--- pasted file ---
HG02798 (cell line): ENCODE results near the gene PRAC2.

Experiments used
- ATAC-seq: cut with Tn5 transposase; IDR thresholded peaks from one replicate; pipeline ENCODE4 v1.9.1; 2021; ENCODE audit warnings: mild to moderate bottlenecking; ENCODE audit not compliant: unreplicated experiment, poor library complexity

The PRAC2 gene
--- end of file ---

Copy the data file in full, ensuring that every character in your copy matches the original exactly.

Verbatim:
HG02798 (cell line): ENCODE results near the gene PRAC2.

Experiments used
- ATAC-seq: cut with Tn5 transposase; IDR thresholded peaks from one replicate; pipeline ENCODE4 v1.9.1; 2021; ENCODE audit warnings: mild to moderate bottlenecking; ENCODE audit not compliant: unreplicated experiment, poor library complexity

The PRAC2 gene